Sophie Xie, a bubbly twenty-something, has the same outward-looking frame of mind. She has been in Luanda for three months and is hoping to persuade her boyfriend, whom she met at university in Chongqing, south-west China, to join her after they marry next year. She yearns for the fun she had with her student friends at home, but has no doubt she was right to take up her post as a receptionist-cum-translator – she has learned reasonable Portuguese – cum-accounts manager with CGS International, a construction company. How will she stay? At least three years, she says, maybe more.
”It was not a difficult decision to come here. Because I am a girl I want to go shopping. I miss the shops and there is no cinema. We can have a party here but a party in China is different. There are many forms of entertainment at night in China but here we are afraid to go out alone. But there is another side. When you get out of university in China you earn very little but here I earn more. So I can go back and enjoy a higher standard of life. Many people come here for this reason.”
What is striking about these young people is their lack of cynicism (or perhaps their naivety) about their host country. In private they bemoan the lack of infrastructure and the bureaucracy. The language barrier is also frustrating: few Chinese speak Portuguese. ”When we go out and something happens, maybe with the police, we can’t explain ourselves,” says Ms Xie. ”And also, not being able to communicate with our workers causes problems.” But they are great enthusiasts about Angola’s future and their own role in its development. When I broached the great taboo – colonialism – as President Thabo Mbeki of South Africa did last year when he warned of the risks of China developing a colonial relationship with Africa, most Chinese I met responded with a mixture of disbelief, hurt and surprise.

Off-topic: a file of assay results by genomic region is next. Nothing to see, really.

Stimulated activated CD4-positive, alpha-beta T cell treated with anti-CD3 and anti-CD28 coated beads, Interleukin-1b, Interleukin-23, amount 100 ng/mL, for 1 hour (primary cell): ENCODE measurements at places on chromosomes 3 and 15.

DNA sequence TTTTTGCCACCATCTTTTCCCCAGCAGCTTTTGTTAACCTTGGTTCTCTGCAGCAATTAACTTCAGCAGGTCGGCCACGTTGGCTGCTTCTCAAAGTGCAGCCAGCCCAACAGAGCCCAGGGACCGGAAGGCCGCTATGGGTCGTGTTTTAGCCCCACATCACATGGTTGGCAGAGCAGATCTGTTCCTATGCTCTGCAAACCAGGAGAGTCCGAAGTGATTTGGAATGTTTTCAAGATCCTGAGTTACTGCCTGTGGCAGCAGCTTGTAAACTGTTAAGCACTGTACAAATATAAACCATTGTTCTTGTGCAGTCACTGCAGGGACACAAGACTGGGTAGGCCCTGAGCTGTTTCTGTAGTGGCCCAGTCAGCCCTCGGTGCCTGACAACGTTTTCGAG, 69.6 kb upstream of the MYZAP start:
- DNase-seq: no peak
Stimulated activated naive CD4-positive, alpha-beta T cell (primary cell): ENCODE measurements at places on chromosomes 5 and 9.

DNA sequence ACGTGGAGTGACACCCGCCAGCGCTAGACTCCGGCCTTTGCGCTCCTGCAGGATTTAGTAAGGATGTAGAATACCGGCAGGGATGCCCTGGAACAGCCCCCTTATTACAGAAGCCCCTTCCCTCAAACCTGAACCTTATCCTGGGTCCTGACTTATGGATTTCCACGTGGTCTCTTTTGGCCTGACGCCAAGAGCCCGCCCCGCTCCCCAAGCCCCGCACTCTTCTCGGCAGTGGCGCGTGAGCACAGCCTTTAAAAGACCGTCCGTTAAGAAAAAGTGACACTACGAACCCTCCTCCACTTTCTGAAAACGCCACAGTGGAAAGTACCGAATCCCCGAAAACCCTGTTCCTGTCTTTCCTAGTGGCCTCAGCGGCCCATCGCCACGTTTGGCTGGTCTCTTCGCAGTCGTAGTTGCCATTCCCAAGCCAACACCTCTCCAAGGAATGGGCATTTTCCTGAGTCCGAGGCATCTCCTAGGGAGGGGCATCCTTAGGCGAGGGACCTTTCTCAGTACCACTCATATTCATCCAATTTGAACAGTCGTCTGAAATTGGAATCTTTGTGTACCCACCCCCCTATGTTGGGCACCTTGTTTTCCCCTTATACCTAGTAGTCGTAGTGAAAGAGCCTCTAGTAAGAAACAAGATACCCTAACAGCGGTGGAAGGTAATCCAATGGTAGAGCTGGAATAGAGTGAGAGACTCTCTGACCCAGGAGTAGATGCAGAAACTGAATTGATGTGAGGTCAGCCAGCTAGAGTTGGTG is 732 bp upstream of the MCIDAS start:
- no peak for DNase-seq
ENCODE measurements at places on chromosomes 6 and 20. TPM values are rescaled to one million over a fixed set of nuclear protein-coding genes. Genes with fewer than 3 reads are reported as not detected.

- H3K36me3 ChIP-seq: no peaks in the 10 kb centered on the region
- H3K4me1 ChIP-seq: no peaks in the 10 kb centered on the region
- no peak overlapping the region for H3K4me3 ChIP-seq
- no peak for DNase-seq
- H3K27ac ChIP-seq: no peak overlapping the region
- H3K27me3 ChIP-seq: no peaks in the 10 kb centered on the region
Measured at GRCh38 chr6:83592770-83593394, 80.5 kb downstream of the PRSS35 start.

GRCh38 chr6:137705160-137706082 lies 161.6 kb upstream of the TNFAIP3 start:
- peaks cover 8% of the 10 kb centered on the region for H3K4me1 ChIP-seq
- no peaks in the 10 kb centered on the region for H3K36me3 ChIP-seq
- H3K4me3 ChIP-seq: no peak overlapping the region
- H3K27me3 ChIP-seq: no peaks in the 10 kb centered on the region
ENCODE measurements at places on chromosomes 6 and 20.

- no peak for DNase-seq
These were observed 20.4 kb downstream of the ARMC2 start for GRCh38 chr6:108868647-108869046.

In their eyes, they are a new generation on a new frontier. While they are there to do business, many seem to see themselves more as the equivalent of John F. Kennedy’s first crop of Peace Corps volunteers than as colonialists. My wispy-haired Beatles-singing acquaintance, Mr Ding, made this point with particular force when we met one evening in his boss’s home for dinner. As the ganbeis started to resound around the table he launched into a homily about China’s role in Angola.